Get the Facts About Gout
Gout is characterized by needle-like stones forming in a joint. When uric acid in the blood gets to a high level, this type of inflammatory arthritis can occur.
In the United States, approximately four percent of adults experience this condition. Men are affected more often than women, with about six million men affected and approximately two million women.
Gout generally comes on quite suddenly without an indication that it will occur. Hyperuricemia results in gout. Uric acid is the result of purines being broken down by the body. Purines, which are a type of colorless crystalline compound, are found within various foods and types of human cells. The blood picks up the uric acid and sends it to the kidneys where it is to be excreted. However, for some people, uric acid is not excreted efficiently or their body produces an excess amount, allowing it to accumulate in the body.
Gout is generally quite painful, altering a person’s mobility and function. When a person has gout, they may experience:
- Intense joint pain is common. The big toe is most often affected, but the ankles, elbows, fingers, knees and wrists are also commonly attacked by gout. The pain tends to be the worst within the first 12 hours of an attack starting.
- Redness and inflammation causing the affected joint to be swollen, warm, tender and red.
- The pain and discomfort can linger for up to a few weeks.
- Limited range of motion in the affected joint.
Gout generally occurs in stages. The first stage is the period prior to the attack. The crystals are starting to form, but there are no symptoms. The second stage is the acute attack. The symptoms are at their worst. The third stage is the time in between two attacks. It is estimated that up to 60 percent of patients will have a second attack within a year. Within three years, approximately 84 percent of patients will have a second attack. The fourth stage is chronic gout. This is seen in those whose uric acid levels remained elevated for several years. Irreversible joint damage is possible when gout becomes chronic.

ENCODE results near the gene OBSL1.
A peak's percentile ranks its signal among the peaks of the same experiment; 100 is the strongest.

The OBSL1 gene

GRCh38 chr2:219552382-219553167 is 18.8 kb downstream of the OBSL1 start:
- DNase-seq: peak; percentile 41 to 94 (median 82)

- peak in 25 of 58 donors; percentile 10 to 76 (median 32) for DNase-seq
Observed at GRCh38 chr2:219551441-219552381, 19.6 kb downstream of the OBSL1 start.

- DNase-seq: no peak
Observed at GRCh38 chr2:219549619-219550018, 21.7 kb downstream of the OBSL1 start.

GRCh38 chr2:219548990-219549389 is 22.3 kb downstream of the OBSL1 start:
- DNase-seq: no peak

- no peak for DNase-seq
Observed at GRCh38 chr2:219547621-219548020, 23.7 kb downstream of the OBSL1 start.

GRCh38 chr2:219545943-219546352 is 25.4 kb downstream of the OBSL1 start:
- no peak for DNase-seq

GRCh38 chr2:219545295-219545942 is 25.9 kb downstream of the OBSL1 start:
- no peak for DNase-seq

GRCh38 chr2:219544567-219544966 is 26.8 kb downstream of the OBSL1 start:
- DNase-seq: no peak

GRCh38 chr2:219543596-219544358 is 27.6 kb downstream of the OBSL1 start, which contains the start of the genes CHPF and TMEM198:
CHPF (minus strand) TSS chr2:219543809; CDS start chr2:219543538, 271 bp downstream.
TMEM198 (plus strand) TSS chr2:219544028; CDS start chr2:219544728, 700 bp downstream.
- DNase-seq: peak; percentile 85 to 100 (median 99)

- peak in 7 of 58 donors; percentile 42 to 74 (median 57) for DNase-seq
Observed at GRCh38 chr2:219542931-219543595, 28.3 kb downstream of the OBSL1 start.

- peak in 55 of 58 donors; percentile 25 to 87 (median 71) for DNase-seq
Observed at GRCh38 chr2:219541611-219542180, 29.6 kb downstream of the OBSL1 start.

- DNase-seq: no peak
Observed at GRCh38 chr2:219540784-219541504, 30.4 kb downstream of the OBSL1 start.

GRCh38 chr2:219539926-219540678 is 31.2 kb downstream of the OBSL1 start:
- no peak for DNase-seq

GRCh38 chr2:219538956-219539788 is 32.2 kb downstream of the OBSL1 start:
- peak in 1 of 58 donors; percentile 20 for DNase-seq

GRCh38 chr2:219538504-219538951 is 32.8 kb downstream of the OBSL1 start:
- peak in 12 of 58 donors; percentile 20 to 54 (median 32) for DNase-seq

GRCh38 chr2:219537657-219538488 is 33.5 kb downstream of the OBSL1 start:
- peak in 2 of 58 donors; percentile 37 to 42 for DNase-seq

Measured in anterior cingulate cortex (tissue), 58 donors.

Home Remedies for Gout
Working on developing a healthier lifestyle is important for managing gout and preventing future attacks. Start by limiting foods that tend to be high in purines, such as:
- Organ meats and red meats
- Sugary drinks
- Alcoholic beverages
The following foods are considered to be part of a gout-healthy diet:
- Low-fat dairy foods
- Plant oils
- Fruits that are less sweet
- Whole grain foods
- All vegetables
Being overweight is a risk factor for gout and repeated gout attacks. Because of this, shedding excess pounds and being physically active can be beneficial.
Some research shows that eating more fresh cherries might be beneficial for reducing uric acid levels. Some experts have also discussed cherry extract. However, patients taking prescription medications should first check to ensure there will be no interaction.
Vitamin C may also decrease uric acid levels. This could potentially aid in preventing an initial attack from occurring when someone has high uric acid levels. It is important that if patients opt to take a supplement that it is high in quality.
Gout can certainly be uncomfortable. Should patients experience it, they should not delay in getting started with the treatment process. This can aid patients in feeling better as soon as possible.
The content on Healthexchange.org should not solely be used to start the using dietary supplements and vitamins, natural and herbal products, homeopathic medicine and other mentioned products prior to a consultation with a medical professional or other certified healthcare provider.